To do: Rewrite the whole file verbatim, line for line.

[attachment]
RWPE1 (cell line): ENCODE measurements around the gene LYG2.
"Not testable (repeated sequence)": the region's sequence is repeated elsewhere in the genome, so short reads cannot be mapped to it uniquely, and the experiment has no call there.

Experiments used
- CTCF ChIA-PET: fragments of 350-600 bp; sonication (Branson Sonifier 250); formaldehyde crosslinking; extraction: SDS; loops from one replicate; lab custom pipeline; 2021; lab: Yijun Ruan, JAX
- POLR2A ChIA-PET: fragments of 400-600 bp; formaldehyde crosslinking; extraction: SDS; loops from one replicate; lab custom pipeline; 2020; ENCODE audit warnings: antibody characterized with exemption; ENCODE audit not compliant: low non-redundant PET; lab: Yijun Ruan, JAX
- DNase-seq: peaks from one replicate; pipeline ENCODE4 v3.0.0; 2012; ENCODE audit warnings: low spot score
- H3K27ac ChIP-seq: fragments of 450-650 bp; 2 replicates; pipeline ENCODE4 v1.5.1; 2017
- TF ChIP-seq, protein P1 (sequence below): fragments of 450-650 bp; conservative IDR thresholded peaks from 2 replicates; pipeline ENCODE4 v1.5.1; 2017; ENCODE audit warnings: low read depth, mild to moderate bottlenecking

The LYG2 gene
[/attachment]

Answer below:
RWPE1 (cell line): ENCODE measurements around the gene LYG2.
"Not testable (repeated sequence)": the region's sequence is repeated elsewhere in the genome, so short reads cannot be mapped to it uniquely, and the experiment has no call there.

Experiments used
- CTCF ChIA-PET: fragments of 350-600 bp; sonication (Branson Sonifier 250); formaldehyde crosslinking; extraction: SDS; loops from one replicate; lab custom pipeline; 2021; lab: Yijun Ruan, JAX
- POLR2A ChIA-PET: fragments of 400-600 bp; formaldehyde crosslinking; extraction: SDS; loops from one replicate; lab custom pipeline; 2020; ENCODE audit warnings: antibody characterized with exemption; ENCODE audit not compliant: low non-redundant PET; lab: Yijun Ruan, JAX
- DNase-seq: peaks from one replicate; pipeline ENCODE4 v3.0.0; 2012; ENCODE audit warnings: low spot score
- H3K27ac ChIP-seq: fragments of 450-650 bp; 2 replicates; pipeline ENCODE4 v1.5.1; 2017
- TF ChIP-seq, protein P1 (sequence below): fragments of 450-650 bp; conservative IDR thresholded peaks from 2 replicates; pipeline ENCODE4 v1.5.1; 2017; ENCODE audit warnings: low read depth, mild to moderate bottlenecking

The LYG2 gene